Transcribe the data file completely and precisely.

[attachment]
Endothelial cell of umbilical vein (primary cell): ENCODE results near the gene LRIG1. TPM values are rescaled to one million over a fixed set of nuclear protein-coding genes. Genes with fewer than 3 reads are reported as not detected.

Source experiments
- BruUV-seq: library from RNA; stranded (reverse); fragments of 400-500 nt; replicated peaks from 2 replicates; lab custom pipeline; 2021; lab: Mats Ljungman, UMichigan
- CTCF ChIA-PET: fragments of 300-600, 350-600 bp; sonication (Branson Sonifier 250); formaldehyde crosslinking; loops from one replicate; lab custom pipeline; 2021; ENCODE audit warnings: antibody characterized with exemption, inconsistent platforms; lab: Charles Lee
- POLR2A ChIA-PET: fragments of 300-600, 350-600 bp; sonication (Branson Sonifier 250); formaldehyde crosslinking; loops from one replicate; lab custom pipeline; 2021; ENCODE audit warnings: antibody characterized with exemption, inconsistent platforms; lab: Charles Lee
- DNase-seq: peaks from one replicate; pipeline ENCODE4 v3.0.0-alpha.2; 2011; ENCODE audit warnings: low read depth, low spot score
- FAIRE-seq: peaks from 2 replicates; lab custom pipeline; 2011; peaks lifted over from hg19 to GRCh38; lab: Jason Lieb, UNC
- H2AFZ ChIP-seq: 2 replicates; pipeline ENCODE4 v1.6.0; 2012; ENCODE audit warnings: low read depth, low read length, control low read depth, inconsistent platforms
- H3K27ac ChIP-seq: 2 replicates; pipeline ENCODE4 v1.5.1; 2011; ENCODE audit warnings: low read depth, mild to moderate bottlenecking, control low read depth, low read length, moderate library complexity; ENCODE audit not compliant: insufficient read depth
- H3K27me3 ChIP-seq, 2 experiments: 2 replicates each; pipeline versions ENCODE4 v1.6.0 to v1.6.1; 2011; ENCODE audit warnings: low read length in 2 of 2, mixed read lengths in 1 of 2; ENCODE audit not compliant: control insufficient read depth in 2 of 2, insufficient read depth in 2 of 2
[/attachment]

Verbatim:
Endothelial cell of umbilical vein (primary cell): ENCODE results near the gene LRIG1. TPM values are rescaled to one million over a fixed set of nuclear protein-coding genes. Genes with fewer than 3 reads are reported as not detected.

Source experiments
- BruUV-seq: library from RNA; stranded (reverse); fragments of 400-500 nt; replicated peaks from 2 replicates; lab custom pipeline; 2021; lab: Mats Ljungman, UMichigan
- CTCF ChIA-PET: fragments of 300-600, 350-600 bp; sonication (Branson Sonifier 250); formaldehyde crosslinking; loops from one replicate; lab custom pipeline; 2021; ENCODE audit warnings: antibody characterized with exemption, inconsistent platforms; lab: Charles Lee
- POLR2A ChIA-PET: fragments of 300-600, 350-600 bp; sonication (Branson Sonifier 250); formaldehyde crosslinking; loops from one replicate; lab custom pipeline; 2021; ENCODE audit warnings: antibody characterized with exemption, inconsistent platforms; lab: Charles Lee
- DNase-seq: peaks from one replicate; pipeline ENCODE4 v3.0.0-alpha.2; 2011; ENCODE audit warnings: low read depth, low spot score
- FAIRE-seq: peaks from 2 replicates; lab custom pipeline; 2011; peaks lifted over from hg19 to GRCh38; lab: Jason Lieb, UNC
- H2AFZ ChIP-seq: 2 replicates; pipeline ENCODE4 v1.6.0; 2012; ENCODE audit warnings: low read depth, low read length, control low read depth, inconsistent platforms
- H3K27ac ChIP-seq: 2 replicates; pipeline ENCODE4 v1.5.1; 2011; ENCODE audit warnings: low read depth, mild to moderate bottlenecking, control low read depth, low read length, moderate library complexity; ENCODE audit not compliant: insufficient read depth
- H3K27me3 ChIP-seq, 2 experiments: 2 replicates each; pipeline versions ENCODE4 v1.6.0 to v1.6.1; 2011; ENCODE audit warnings: low read length in 2 of 2, mixed read lengths in 1 of 2; ENCODE audit not compliant: control insufficient read depth in 2 of 2, insufficient read depth in 2 of 2